Given the incongruity between my appearance and my personality, peers didn't treat me a whole lot nicer. I was the "square" who found their non-stop inane conversations about the pot they'd just smoked, the person they planned to buy more pot from, and the place where they planned to smoke it... stupendously tiresome. I was "one of the smart ones," as if being dumb were a badge of honor. I was the Boy Scout who stayed active mainly because I enjoyed hiking and camping, but found the ideals of the organization a wonderful code to try to live by. In contrast, too many of my peers seemed to revel in being as untrustworthy, disloyal, hindering, hostile, rude, cruel, defiant, cheerless, spendthrift, craven, dirty, and irreverent as possible.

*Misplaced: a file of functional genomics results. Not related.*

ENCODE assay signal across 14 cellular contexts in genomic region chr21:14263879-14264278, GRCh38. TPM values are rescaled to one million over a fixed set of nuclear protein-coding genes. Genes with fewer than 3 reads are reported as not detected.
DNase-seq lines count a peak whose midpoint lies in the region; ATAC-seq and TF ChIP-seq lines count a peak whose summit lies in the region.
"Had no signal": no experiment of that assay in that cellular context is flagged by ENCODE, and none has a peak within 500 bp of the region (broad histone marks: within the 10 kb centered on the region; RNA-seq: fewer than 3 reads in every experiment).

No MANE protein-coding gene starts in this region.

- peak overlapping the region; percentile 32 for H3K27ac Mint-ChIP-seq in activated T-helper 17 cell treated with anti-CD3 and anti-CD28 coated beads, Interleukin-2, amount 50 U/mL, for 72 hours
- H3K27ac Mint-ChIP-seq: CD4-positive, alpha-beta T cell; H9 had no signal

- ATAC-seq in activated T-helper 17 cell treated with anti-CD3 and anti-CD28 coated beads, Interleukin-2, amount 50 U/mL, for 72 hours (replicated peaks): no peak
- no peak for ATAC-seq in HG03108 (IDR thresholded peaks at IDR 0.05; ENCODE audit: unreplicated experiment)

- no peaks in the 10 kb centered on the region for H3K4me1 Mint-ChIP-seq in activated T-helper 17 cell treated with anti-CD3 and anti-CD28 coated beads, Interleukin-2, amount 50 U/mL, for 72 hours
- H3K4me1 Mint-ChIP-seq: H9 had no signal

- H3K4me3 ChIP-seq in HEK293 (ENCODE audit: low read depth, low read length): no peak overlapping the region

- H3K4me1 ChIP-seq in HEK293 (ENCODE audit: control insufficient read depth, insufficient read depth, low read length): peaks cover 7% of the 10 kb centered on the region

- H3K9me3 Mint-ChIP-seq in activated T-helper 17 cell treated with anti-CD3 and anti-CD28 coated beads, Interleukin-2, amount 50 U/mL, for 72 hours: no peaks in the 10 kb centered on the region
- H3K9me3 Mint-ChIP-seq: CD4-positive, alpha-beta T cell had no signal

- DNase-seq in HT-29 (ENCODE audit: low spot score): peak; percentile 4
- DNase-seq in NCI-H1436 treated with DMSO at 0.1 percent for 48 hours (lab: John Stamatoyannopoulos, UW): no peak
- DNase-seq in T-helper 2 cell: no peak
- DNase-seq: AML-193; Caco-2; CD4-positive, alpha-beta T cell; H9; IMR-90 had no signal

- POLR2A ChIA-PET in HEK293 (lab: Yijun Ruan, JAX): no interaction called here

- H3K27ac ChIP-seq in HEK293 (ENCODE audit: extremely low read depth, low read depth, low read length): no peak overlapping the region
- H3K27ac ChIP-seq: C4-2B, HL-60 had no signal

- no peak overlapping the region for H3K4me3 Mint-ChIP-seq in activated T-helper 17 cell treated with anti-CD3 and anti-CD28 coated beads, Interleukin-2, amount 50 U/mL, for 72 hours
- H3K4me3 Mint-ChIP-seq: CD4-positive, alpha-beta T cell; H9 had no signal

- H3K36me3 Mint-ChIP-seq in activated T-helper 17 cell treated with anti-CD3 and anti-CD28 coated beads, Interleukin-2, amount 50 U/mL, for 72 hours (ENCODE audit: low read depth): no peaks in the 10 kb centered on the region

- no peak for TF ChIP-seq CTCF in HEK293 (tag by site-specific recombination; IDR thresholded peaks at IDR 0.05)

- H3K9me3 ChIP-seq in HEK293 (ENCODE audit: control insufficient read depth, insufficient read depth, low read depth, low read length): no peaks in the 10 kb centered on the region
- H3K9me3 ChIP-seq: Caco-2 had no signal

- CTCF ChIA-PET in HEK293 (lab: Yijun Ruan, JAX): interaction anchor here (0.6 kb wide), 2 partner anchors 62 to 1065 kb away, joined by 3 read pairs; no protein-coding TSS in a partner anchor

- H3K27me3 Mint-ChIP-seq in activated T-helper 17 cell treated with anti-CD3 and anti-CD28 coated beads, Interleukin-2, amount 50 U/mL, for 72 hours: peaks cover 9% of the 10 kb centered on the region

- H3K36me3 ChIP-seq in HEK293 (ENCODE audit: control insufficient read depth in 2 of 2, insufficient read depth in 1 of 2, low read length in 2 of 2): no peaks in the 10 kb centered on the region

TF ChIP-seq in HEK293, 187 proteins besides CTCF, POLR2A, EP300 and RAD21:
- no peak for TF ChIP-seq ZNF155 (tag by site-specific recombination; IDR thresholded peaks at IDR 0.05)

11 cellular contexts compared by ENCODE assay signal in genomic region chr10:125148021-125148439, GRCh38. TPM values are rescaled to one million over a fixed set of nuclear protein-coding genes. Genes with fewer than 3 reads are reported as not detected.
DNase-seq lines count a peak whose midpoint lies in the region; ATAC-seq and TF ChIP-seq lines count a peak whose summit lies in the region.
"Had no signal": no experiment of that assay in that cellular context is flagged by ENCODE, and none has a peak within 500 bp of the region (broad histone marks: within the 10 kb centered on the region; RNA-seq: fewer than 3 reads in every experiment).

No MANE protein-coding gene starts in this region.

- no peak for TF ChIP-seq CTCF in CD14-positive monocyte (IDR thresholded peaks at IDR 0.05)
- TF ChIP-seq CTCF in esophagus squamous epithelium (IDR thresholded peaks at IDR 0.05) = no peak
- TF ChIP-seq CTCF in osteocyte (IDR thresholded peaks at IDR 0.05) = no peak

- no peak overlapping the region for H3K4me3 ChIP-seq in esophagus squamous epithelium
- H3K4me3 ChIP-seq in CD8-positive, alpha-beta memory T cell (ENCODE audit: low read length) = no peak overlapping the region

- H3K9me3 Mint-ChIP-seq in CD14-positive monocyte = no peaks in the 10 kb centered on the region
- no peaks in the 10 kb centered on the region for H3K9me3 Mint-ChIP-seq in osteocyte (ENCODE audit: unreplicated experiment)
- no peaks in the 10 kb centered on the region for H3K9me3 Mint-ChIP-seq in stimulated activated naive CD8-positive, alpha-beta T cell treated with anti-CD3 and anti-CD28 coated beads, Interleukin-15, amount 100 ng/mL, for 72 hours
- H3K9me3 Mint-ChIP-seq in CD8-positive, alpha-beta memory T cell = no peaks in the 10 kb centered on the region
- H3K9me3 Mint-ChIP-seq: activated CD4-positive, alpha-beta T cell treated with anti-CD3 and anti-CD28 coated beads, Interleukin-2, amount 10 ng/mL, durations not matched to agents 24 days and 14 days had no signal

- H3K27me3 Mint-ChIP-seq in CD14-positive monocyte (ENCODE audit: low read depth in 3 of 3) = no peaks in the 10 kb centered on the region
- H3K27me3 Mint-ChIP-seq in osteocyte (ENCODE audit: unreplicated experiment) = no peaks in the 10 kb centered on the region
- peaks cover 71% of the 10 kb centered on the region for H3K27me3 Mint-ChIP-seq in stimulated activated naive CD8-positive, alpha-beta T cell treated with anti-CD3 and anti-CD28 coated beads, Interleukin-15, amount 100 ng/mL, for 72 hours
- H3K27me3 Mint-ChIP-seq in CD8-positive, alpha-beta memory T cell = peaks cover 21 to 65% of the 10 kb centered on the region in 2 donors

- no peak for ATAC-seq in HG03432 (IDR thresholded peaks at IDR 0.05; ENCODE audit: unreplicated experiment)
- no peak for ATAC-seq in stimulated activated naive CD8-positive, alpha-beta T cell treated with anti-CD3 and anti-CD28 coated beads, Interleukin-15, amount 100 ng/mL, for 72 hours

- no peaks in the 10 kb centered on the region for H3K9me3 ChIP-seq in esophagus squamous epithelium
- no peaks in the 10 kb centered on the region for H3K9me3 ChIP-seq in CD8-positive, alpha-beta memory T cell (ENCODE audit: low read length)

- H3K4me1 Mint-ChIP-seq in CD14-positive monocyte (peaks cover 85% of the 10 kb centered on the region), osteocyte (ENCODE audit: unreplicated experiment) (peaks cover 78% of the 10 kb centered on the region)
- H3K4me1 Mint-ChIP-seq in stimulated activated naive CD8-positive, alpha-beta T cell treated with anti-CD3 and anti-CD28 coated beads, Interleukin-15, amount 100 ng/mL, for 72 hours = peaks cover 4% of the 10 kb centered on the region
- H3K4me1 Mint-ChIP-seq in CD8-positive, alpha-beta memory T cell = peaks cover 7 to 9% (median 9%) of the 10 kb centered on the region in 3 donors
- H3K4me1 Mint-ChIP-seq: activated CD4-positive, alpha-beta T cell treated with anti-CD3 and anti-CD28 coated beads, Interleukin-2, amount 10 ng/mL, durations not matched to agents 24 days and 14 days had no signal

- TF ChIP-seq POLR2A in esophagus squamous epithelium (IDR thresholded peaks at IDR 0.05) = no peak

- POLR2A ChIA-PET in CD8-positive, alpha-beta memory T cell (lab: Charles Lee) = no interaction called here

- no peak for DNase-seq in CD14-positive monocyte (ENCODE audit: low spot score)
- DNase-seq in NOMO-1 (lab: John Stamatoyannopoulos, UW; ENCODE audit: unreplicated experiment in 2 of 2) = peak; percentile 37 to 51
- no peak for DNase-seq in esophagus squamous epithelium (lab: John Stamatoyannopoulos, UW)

In those hap-hap-happy days, cops had a distinct dislike for long haired teenagers, partly because so damned many of my contemporaries fit the disrespectful, drug-addled stereotype. I got my fair share of being "profiled," but being not inclined to mouth off at authority figures I talked my way out of several tickets and situations that another person might not have been able to. This is why I don't have a lot of regard for certain segments of the population who think the police target them unfairly. If you don't act like an ill-bred jerk with no manners, a stop for an equipment violation will likely not escalate into a felony arrest or shooting... despite whatever preconceived notions a cop may harbor.